On The Fly: Colorado offers plenty of prime fishing holes
On The Fly
It should be of no surprise to any Roaring Fork Valley local or visiting tourist that our rivers are running high and discolored.
Even the normally tame waters of the Fryingpan River are virtually devoid of anglers right now with the lone exception being an area immediately below the dam dubbed as the “Flats.” While most fly anglers are eternal optimists, it can be a little disheartening to see your favorite stretch of river spilling beyond its banks and looking like a glass of chilled Kahlua.
Don’t fret, though. There are still an overwhelming number of places to go, things to do, hatches to hit and fish to catch.
I was fortunate enough to have some extra days off and time spent out of the fly shop this past week. Like every year during runoff, I rack my brain trying to come up with some sort of plan of attack for a half-ass fishing vacation.
As my friends and family will attest to, I’ve never been very good at planning.
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I enjoying “winging-it” if you will, where I can check the weather, water flows, and other fishing intelligence online via computer or phone, and then head out the door with the proper camping and fishing gear packed. My mental checklist usually delves to thoughts of my beloved warmwater fisheries that teem with bass, sunfish and carp among other species of fish. This is my safety net, if you will, as I know that these fish can tolerate high sun and warm water temperatures while I wait on our local rivers to clear and drop for the green drake hatch.
As I pried a little deeper through the tangles of my brain, thoughts of fishing the placid waters of the high country and of fish that have eluded me since last summer, or in one instance, several years, eventually came to mind. Arctic Grayling are a trout-like species of fish originally stocked in select Colorado lakes several decades ago in efforts to entertain and provide anglers with a beautiful sport fish and good table fare. While the stocking of these unique fish have since terminated, their wild off-spring are prolific in a small handful of high lakes and creeks.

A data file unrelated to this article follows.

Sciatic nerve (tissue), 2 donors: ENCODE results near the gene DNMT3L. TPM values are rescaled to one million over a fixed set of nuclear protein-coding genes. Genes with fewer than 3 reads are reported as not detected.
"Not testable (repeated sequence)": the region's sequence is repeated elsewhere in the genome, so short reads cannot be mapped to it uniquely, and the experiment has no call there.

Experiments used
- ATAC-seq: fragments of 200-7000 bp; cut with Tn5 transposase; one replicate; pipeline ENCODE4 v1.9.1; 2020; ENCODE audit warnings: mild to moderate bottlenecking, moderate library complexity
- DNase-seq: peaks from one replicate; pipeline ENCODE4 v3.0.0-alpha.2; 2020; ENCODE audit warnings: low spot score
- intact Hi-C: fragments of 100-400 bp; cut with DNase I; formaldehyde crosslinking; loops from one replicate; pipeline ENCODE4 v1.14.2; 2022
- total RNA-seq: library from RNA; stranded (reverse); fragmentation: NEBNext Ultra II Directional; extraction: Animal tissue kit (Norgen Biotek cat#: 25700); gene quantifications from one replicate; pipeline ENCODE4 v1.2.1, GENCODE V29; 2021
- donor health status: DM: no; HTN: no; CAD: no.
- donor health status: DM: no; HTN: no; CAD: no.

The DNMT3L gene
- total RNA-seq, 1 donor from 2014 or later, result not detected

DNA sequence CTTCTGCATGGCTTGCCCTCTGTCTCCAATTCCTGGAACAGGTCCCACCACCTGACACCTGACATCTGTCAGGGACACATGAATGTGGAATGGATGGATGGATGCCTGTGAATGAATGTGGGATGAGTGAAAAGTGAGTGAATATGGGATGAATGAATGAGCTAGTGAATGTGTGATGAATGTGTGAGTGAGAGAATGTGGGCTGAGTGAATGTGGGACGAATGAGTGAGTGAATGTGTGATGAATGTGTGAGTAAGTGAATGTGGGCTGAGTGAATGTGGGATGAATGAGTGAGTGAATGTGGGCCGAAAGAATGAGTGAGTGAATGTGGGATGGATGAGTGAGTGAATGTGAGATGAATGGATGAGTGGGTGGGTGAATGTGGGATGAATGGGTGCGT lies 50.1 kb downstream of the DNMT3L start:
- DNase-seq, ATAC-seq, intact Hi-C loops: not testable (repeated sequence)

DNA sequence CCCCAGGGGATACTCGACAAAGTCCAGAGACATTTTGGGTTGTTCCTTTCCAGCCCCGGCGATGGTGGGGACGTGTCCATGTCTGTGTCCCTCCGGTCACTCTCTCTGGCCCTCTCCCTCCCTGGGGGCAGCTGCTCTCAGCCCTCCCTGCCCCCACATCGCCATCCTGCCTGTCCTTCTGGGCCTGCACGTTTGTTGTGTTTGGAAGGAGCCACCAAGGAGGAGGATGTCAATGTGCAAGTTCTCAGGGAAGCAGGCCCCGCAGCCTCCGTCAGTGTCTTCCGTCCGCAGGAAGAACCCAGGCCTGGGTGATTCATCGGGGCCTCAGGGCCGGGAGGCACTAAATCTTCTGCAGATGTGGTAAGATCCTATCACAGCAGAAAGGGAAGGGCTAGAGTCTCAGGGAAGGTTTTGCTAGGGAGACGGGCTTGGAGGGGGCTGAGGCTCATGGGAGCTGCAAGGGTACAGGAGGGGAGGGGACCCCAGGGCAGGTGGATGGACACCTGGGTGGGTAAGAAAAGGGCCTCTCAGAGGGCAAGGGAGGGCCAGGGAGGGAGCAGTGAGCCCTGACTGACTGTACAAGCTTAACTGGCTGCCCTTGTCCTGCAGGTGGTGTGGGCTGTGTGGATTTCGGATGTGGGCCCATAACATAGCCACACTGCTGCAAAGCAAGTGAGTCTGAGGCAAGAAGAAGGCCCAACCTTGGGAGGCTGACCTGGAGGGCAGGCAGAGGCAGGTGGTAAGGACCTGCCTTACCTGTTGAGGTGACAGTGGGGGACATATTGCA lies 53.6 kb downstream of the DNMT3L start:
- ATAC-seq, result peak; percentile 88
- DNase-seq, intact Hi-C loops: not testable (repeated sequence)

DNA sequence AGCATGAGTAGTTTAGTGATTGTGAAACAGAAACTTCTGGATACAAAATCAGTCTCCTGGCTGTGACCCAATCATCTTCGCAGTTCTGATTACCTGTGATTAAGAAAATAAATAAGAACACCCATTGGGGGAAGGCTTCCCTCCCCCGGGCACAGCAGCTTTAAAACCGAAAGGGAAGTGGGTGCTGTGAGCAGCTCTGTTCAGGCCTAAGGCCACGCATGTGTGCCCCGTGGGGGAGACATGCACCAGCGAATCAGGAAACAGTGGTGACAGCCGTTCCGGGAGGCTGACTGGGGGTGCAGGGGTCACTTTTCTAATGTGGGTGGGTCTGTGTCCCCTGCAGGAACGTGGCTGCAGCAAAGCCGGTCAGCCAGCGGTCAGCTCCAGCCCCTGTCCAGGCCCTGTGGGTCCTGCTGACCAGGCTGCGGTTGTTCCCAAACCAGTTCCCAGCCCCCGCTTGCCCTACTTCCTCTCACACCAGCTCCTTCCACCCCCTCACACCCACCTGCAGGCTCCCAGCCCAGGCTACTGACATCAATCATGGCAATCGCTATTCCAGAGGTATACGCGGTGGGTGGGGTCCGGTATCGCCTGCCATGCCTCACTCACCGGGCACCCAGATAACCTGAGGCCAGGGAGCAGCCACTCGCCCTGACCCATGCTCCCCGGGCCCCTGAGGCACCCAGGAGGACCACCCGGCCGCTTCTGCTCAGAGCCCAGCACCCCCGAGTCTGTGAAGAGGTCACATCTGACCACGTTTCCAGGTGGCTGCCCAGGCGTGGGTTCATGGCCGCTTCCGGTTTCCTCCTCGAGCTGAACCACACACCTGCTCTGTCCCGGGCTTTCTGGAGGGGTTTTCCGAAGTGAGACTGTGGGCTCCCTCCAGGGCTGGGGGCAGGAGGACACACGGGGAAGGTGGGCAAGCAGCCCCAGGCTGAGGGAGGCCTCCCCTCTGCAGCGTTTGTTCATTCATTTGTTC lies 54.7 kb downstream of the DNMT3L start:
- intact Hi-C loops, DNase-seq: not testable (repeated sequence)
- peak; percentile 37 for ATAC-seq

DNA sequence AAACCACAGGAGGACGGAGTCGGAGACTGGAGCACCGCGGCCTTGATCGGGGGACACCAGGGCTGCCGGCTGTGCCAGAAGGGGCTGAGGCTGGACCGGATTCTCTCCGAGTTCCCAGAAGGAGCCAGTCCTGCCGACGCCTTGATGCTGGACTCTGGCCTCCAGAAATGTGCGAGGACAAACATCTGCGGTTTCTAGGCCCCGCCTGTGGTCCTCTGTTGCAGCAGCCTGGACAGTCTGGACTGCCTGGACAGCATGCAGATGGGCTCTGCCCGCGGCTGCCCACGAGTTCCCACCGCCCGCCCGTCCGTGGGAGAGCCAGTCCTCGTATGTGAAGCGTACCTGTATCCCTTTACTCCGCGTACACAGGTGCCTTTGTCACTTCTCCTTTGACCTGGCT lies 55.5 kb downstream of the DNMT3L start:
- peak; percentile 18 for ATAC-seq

After a little bit of research and some solid hand-me-down knowledge, I took off to the Grand Mesa outside of Grand Junction. I knew that I’d be on the cusp of ice-off being above 10,000 feet in elevation. It’d be a bit of a gamble where I’d need either an ice auger and a HumVee to catch fish, or if I was lucky, the ice would have just started to recede and grayling would be cruising the banks. The former was the case and despite being shafted by large amounts of snow, there were a small handful of slightly lower elevation lakes that were open water and held eager cutthroats, rainbows and browns.
After a few days spent on the Mesa, I returned to the blistering 90-degree heat of the valley floor and hiked into some bass and sunfish ponds. I threw poppers until dark, caught more fish than I deserved, and then sat on my tailgate watching the Colorado sun set while drinking my last lukewarm beer. It was here that despite my lack of planning skills, took a post-it note, placed it in my gazetteer on the appropriate page and penned a quick note that said: “Grayling – Wait till the end of June” for future endeavors.
Besides going on grayling “ghost hunts” to the Grand Mesa, local anglers should take advantage of fishing our freshly iced-off stillwaters, including Grizzly Reservoir near Aspen, Maroon Lake in Snowmass, Lake Christine and Chapman in Basalt, along with Dinkle and Thomas Lakes near Carbondale or Beaver Lake in Marble.
This column is provided weekly by Taylor Creek Fly Shops in Aspen and Basalt. Taylor Creek can be reached at 970-927-4374, or on the Web at http://www.taylorcreek.com.
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